Good Science and Good Management Team Up to Fight Malnutrition
Since 2016, an alliance led by ICTA and buttressed by ATESCATEL's innovative management has promoted the production and sale of seeds of biofortified crops in the Guatemalan dry corridor. Its impact reaches more than 5,000,000 people.
Context of the story
Guatemala has the highest level of chronic malnutrition in Latin America.
32.4% of Guatemalan children under 5 years of age are affected by hidden hunger due to diets deficient in micronutrients such as iron and zinc.
Although Guatemalans can obtain these essential nutrients from white corn and black beans, since 2015 the area that produces these basic grains in Guatemala has been affected by recurrent droughts caused by climate change.
Currently, about 37% of the population of this region, called the dry corridor for the frequency of its cyclical droughts, suffers from severe or moderate food insecurity.
Fortify Grains, Fortify Management, Fortify Nutrition
The implemented initiative
To enrich family diets, the Institute for Agricultural Science and Technology (ICTA) developed, tested and released biofortified varieties of beans, corn and hybrid corn.
In turn, with training and support from the BioFORT Platform and HarvestPlus, starting in 2016, ATESCATEL developed a model of vertical integration of conventional and biofortified seed chains, from production to sale.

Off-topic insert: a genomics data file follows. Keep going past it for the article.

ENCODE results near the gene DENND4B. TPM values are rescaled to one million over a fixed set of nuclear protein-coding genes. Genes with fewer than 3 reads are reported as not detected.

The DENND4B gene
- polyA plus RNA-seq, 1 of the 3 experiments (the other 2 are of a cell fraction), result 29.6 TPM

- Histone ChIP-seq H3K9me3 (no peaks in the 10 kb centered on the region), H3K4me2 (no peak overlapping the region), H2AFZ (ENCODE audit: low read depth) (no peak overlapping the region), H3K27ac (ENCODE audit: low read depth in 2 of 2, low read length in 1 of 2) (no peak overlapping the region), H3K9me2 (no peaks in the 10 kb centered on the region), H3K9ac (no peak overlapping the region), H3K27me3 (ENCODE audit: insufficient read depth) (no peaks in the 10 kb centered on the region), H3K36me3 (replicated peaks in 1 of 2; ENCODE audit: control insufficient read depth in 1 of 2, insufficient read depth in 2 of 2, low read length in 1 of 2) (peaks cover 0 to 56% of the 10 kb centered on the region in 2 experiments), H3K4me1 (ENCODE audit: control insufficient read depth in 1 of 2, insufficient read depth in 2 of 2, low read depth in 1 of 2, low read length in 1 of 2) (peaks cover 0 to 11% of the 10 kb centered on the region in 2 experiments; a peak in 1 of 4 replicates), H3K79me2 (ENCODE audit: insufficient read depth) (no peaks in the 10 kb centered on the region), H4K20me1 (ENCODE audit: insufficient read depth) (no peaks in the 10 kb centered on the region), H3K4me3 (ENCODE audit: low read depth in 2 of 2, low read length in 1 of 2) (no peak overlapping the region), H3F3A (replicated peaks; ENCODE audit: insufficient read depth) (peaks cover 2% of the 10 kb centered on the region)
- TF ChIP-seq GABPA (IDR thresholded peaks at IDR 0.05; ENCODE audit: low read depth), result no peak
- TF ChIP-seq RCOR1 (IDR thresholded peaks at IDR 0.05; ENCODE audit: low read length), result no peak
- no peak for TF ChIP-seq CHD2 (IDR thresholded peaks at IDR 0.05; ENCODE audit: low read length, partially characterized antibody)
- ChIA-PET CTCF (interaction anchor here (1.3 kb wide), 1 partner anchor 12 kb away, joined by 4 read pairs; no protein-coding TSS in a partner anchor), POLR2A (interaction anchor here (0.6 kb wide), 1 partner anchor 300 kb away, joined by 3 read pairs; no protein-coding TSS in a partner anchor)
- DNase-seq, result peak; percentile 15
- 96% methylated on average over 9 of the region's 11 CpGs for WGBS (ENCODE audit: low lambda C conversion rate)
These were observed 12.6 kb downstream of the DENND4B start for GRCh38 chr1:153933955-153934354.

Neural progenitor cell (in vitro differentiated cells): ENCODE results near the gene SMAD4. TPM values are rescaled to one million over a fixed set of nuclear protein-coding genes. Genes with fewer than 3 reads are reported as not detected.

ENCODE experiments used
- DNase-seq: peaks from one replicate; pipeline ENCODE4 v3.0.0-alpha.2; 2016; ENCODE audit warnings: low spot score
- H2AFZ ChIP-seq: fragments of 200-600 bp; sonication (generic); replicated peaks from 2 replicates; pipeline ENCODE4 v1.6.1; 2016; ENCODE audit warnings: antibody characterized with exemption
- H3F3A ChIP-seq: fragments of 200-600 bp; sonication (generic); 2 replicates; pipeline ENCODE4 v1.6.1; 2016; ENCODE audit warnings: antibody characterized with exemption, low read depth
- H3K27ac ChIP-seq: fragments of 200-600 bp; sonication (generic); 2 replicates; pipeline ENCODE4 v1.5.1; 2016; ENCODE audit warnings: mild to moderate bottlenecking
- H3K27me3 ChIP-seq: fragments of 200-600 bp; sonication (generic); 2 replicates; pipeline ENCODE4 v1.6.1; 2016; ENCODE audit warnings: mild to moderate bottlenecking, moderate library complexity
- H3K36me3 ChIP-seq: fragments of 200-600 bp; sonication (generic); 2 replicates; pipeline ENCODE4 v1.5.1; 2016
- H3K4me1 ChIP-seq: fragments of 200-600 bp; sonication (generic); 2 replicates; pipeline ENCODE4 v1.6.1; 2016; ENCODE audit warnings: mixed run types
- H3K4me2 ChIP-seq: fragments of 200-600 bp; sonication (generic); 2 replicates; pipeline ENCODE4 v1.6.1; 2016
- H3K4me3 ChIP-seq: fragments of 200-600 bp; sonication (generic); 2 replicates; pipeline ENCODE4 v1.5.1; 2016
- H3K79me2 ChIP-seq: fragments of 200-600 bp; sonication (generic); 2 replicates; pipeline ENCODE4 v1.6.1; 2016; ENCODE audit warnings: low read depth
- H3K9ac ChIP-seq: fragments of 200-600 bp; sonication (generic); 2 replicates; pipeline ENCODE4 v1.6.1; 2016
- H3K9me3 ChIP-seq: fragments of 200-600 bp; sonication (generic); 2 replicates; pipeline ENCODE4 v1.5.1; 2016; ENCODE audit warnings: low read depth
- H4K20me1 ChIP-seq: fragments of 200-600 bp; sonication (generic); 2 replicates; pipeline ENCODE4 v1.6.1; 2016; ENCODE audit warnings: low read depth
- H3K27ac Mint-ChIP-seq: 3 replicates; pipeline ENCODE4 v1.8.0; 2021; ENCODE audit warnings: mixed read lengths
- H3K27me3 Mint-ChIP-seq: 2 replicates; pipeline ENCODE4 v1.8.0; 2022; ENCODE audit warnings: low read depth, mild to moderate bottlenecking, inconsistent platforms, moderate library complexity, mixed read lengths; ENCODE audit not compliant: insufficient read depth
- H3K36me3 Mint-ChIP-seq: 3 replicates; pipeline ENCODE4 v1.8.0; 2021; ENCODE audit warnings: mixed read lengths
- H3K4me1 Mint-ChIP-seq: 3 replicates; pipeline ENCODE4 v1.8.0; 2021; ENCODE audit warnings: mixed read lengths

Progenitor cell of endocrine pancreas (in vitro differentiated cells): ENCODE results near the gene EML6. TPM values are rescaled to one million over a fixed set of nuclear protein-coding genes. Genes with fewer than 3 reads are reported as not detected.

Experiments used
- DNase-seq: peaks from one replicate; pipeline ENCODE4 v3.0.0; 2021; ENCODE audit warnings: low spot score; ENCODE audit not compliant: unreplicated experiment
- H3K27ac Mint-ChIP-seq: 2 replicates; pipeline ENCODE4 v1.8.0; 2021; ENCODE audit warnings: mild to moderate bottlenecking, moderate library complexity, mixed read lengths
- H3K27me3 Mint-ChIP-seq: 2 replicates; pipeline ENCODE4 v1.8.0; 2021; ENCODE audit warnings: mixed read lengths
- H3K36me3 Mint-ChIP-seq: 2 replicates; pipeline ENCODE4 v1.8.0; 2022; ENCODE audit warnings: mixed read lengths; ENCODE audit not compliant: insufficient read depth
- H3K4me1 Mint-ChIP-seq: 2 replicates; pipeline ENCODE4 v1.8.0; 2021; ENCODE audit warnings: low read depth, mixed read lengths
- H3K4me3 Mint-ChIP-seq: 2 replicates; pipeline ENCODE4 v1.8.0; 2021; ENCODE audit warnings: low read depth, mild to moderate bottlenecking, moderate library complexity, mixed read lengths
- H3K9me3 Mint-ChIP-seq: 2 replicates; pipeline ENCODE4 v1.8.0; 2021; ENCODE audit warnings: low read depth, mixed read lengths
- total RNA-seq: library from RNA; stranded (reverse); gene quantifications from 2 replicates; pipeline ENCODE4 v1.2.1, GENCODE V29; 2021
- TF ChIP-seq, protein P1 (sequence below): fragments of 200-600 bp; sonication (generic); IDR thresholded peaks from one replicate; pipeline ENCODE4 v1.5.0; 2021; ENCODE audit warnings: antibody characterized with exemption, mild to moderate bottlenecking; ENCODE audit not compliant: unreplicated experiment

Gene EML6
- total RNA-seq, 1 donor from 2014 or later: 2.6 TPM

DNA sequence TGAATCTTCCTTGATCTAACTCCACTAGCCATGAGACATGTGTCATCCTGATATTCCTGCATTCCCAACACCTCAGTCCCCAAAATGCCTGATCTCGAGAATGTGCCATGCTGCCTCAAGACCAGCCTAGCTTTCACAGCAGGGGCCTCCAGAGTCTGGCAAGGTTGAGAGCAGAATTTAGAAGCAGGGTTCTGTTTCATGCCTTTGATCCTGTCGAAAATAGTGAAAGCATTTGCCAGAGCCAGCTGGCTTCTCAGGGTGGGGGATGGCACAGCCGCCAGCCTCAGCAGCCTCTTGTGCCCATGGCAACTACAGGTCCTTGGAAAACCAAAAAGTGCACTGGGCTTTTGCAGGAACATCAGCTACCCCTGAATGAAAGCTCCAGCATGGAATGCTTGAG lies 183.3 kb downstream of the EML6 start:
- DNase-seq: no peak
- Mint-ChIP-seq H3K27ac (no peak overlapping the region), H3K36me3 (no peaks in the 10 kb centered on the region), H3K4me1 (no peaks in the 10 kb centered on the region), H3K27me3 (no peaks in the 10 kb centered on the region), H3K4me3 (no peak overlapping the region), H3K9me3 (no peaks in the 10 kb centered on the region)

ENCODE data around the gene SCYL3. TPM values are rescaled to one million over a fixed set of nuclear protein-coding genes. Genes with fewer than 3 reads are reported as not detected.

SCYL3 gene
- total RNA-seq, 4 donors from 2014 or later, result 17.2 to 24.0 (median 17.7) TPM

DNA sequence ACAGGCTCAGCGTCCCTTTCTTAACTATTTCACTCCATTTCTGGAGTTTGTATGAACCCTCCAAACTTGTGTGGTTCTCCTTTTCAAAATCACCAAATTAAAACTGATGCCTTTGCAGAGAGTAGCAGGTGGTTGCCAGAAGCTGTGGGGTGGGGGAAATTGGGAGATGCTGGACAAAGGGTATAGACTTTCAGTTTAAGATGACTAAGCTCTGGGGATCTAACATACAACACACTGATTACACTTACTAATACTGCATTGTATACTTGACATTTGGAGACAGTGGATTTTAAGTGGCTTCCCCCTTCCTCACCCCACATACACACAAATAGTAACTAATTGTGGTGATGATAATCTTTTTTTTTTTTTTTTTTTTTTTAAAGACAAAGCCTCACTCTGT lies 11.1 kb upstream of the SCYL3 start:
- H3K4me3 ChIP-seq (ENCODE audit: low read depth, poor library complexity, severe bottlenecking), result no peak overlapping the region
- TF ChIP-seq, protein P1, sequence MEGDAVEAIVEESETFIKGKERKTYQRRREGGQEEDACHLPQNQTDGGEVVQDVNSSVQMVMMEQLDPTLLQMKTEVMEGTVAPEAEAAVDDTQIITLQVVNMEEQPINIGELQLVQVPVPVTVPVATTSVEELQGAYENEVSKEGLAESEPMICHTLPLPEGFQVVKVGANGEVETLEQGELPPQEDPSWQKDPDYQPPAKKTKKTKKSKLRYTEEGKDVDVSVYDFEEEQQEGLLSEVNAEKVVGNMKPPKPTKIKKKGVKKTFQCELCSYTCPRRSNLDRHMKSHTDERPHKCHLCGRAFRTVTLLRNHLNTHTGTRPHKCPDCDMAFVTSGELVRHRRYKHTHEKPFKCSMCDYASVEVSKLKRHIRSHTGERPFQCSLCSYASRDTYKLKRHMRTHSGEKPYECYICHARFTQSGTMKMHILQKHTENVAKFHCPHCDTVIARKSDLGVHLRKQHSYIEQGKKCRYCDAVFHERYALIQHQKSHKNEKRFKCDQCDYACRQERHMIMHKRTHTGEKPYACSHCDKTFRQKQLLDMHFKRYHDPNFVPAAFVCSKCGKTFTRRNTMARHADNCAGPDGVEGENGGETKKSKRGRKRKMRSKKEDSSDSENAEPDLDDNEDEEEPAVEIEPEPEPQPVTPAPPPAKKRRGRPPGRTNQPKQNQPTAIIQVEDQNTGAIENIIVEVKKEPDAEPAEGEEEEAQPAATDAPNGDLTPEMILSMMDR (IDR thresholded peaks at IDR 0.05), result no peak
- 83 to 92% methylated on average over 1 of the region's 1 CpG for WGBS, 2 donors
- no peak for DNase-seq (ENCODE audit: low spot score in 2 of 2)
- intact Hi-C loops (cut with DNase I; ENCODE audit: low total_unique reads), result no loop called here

The alliance faced technological and cultural challenges together to develop, produce, and disseminate biofortified seeds.
Seed Biofortification in a Collaborative Framework
The technological solution
The ICTA implemented the biofortification of corn and beans with the support of HarvestPlus, which helped obtain genetic material from nutrient-dense varieties.
The institute evaluated and selected materials for their adaptation to the environment and agronomic performance.
Later, some varieties were sent to test plots in the fields of farmers who managed the new crops using traditional technology.
The researchers also conducted sensory acceptability studies among farmers' families.
After a process that took several years, the new varieties were registered and released to the market.
The team held field days with producers and consumers and distributed materials to promote the crops.
ATESCATEL participated in the initiative from the first evaluations of the new biofortified varieties in associated fields. After receiving training, the cooperative revolutionized its management model and began to produce the new seeds, diversifying its portfolio.
"With these varieties, our children eat the usual serving of beans and a tortilla, but the nutritional content is higher."
The direct beneficiaries are estimated to be more than 14,000.
Indirect beneficiaries include 340,750 low-income women at risk of anemia.
According to HarvestPlus, a tortilla (bread substitute) made with ICTA HB-18ACP + Zinc corn has twice as much zinc as one made with conventional grain.
ICTA B-15ACP + Zinc corn provides 90% of the proteins contained in milk, while conventional corn provides only 40%.
The proportion of sales of Bioforti?ed seeds is increasing in ATESCATEL’s portfolio, an expansion that has translated into greater adoption by small-scale farmers in the region.
The cooperative has enjoyed significant financial improvement ever since it diversified its portfolio.